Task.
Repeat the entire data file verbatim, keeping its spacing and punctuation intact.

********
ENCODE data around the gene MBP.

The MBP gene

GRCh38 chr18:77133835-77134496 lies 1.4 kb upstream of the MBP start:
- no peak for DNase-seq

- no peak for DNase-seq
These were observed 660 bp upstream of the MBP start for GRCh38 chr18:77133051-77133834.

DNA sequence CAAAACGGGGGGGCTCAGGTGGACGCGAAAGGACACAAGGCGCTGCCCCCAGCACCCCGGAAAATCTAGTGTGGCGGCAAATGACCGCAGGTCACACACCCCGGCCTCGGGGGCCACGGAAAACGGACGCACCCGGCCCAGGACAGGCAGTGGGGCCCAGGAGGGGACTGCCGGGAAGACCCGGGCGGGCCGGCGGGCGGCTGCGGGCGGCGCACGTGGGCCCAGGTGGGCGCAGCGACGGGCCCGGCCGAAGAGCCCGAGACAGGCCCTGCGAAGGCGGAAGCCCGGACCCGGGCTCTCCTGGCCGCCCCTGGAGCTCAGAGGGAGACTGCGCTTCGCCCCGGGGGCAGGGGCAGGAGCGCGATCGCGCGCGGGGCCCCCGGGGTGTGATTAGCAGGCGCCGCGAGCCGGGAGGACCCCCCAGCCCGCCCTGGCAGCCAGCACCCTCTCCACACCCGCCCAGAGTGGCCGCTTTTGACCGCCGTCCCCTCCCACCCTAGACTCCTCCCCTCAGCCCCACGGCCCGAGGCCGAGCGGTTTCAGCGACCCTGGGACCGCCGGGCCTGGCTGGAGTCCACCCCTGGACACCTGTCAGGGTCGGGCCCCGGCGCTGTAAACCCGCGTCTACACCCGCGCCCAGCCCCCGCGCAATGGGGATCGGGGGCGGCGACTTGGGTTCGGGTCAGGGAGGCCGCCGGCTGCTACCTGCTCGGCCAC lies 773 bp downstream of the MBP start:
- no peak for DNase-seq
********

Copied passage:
ENCODE data around the gene MBP.

The MBP gene

GRCh38 chr18:77133835-77134496 lies 1.4 kb upstream of the MBP start:
- no peak for DNase-seq

- no peak for DNase-seq
These were observed 660 bp upstream of the MBP start for GRCh38 chr18:77133051-77133834.

DNA sequence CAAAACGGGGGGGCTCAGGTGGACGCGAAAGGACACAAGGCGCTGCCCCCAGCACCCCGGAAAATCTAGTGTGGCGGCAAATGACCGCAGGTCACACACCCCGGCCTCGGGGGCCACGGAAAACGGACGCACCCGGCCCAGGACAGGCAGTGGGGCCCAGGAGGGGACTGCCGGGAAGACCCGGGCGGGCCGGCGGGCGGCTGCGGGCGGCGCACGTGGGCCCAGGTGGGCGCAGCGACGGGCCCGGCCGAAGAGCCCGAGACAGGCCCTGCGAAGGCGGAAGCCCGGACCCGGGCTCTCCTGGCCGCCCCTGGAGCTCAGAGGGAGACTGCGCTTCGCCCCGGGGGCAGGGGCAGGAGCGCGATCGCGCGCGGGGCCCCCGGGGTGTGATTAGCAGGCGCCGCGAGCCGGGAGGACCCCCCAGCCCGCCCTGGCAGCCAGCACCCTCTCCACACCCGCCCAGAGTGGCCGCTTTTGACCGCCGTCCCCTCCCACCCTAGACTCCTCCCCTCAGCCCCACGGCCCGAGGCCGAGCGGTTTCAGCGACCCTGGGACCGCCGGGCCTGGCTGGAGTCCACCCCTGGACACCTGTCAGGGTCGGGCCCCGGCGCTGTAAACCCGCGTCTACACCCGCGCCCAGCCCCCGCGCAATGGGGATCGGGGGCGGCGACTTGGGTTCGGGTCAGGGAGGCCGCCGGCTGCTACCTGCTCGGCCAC lies 773 bp downstream of the MBP start:
- no peak for DNase-seq